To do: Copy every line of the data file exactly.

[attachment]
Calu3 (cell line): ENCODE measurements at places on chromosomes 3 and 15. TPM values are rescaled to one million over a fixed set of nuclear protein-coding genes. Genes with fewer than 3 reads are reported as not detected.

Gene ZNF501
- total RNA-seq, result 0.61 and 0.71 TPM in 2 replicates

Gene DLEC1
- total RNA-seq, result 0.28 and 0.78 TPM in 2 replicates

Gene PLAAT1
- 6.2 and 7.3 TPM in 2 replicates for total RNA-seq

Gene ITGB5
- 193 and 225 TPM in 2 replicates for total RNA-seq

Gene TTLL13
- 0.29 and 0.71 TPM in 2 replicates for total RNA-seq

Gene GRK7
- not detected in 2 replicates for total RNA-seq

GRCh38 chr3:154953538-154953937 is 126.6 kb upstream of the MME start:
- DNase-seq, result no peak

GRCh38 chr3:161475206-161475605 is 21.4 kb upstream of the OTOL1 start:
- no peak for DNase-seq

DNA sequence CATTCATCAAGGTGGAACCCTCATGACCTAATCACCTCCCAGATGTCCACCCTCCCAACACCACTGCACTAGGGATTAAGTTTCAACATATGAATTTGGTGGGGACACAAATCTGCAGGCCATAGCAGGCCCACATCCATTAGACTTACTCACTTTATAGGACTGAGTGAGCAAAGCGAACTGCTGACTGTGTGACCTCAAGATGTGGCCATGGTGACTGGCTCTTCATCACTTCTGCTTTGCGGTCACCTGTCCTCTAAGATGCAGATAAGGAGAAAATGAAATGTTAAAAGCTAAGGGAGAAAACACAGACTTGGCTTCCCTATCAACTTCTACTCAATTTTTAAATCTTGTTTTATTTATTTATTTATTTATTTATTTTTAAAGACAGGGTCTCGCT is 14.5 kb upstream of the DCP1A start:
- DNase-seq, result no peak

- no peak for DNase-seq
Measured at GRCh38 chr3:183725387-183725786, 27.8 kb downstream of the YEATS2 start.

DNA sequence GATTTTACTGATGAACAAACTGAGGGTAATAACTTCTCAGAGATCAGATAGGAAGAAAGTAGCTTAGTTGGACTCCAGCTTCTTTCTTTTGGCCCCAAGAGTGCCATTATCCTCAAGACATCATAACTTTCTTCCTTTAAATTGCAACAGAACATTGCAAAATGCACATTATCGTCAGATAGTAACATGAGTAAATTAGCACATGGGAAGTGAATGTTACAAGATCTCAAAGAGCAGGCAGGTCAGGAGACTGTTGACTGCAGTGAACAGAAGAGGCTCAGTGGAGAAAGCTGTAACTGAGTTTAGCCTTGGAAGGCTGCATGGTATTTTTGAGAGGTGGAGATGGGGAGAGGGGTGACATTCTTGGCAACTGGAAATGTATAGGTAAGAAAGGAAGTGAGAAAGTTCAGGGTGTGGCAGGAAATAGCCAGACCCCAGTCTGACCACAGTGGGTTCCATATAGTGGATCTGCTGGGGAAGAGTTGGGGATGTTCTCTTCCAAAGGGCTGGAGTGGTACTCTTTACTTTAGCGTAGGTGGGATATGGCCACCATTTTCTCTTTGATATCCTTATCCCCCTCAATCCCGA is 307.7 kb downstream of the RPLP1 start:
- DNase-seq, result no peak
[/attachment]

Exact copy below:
Calu3 (cell line): ENCODE measurements at places on chromosomes 3 and 15. TPM values are rescaled to one million over a fixed set of nuclear protein-coding genes. Genes with fewer than 3 reads are reported as not detected.

Gene ZNF501
- total RNA-seq, result 0.61 and 0.71 TPM in 2 replicates

Gene DLEC1
- total RNA-seq, result 0.28 and 0.78 TPM in 2 replicates

Gene PLAAT1
- 6.2 and 7.3 TPM in 2 replicates for total RNA-seq

Gene ITGB5
- 193 and 225 TPM in 2 replicates for total RNA-seq

Gene TTLL13
- 0.29 and 0.71 TPM in 2 replicates for total RNA-seq

Gene GRK7
- not detected in 2 replicates for total RNA-seq

GRCh38 chr3:154953538-154953937 is 126.6 kb upstream of the MME start:
- DNase-seq, result no peak

GRCh38 chr3:161475206-161475605 is 21.4 kb upstream of the OTOL1 start:
- no peak for DNase-seq

DNA sequence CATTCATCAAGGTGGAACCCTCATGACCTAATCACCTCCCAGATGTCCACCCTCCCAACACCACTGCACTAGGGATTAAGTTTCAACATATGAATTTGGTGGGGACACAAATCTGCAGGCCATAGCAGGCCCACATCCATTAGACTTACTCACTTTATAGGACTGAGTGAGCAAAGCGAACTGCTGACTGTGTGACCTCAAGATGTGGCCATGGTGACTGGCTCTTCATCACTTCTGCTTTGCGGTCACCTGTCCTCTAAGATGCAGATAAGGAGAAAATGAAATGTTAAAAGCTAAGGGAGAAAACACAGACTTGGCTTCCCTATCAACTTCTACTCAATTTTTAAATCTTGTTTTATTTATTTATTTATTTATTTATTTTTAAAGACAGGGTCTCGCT is 14.5 kb upstream of the DCP1A start:
- DNase-seq, result no peak

- no peak for DNase-seq
Measured at GRCh38 chr3:183725387-183725786, 27.8 kb downstream of the YEATS2 start.

DNA sequence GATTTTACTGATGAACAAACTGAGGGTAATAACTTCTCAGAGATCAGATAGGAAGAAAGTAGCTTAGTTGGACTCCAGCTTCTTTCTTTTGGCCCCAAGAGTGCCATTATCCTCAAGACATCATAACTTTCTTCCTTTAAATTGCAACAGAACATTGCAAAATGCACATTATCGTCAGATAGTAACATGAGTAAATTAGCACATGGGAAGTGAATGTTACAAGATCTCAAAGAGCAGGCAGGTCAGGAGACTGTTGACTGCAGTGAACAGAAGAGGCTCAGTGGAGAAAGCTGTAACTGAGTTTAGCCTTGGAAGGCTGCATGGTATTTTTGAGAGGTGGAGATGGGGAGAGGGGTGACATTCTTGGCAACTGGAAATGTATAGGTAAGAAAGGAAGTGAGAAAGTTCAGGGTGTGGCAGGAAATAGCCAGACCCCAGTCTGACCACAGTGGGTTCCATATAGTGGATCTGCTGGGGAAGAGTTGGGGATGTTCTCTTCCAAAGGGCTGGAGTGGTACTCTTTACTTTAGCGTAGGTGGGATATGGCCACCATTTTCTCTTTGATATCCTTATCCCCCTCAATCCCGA is 307.7 kb downstream of the RPLP1 start:
- DNase-seq, result no peak